Regular Check-Ins: Schedule periodic check-ins with your team, whether through one-on-one discussions or group meetings. Inquire about their current challenges, goals, and preferences in terms of support.
Listen Actively: When your team members express their needs or concerns, listen attentively without rushing to provide solutions. Sometimes, they might need a sounding board more than immediate answers.
Tailor Communication: Adapt your communication style based on the situation. When clarity and direction are paramount, be concise and direct. When innovation and collaboration are needed, foster an environment where creativity can thrive.
Facilitate Discussions: Be proactive in facilitating discussions that align with the team's needs. If it's time for decision-making, guide the process decisively. If it's idea generation, create space for brainstorming sessions.
Flexibility is Key: Recognize that team needs can change rapidly. Be ready to pivot and adjust your leadership approach as circumstances evolve.
Seek Feedback: Encourage your team to provide feedback on your leadership style and whether it aligns with their current needs. Constructive criticism can help you fine-tune your approach.
Empower Team Members: Empower your team members to take ownership of their needs and proactively seek support when necessary. Foster a culture where everyone feels comfortable sharing their requirements.
Clarity Is Key: Making Everything Explicit
We've all heard the saying, “Assumptions can be risky,” and when it comes to working in a team, this saying is very true. I've learned that being super clear about every decision, agreement, and understanding has made a big difference for. It means going beyond just nodding our heads in agreement. Instead, we make sure that everyone's ideas are heard, and we write down all our decisions. This kind of clarity has helped us avoid misunderstandings and build stronger trust. By being clear about everything, we've become a more united team, ready to face any challenges that come our way.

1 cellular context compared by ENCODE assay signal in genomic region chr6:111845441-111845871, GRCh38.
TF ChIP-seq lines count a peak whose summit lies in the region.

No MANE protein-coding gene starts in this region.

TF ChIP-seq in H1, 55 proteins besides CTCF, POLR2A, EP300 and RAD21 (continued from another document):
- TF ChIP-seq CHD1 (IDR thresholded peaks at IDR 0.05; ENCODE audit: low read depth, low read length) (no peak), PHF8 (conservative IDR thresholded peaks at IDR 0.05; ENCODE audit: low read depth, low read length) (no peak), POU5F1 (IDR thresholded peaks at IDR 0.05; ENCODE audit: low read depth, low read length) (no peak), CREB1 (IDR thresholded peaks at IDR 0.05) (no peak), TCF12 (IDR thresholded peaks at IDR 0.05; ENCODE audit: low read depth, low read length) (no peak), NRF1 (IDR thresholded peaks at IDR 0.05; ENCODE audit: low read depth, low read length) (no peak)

Some food for thought:
Set Clear Expectations: Start by telling everyone in the team what you expect from them. Make sure everyone knows their job, what they're responsible for, and what the team is trying to achieve. This way, there's no confusion, and everyone is working toward the same goal.
Write Down Decisions: After meetings or discussions, write down the important decisions, tasks that need to be done, and when they should be finished. Share this with the team so that everyone knows what they're supposed to do.
Check in Regularly: Have regular meetings where everyone shares updates and talks about how things are going. This can help catch any misunderstandings early.
Clear Documentation Standards: Establish clear and consistent documentation standards for architectural plans, RFCs, and any other project-related documents. Ensure that team members understand and follow these standards.
Keep RFCs Concise: RFCs should be concise and to the point. Avoid unnecessary jargon or overly complex language. Use examples and real-world scenarios to illustrate concepts.
Use Templates: Provide templates for creating RFCs, architectural documents and decisions logs. Templates can guide team members in including all relevant information and maintaining consistency.
Communication Channels: Establish clear communication channels, so the team doesn’t need to guess where to share or seek information.
We’ve only scratched the surface, and I’m sure you have other team-enabling ideas — I’d love if you shared what worked for you in the past in the comments!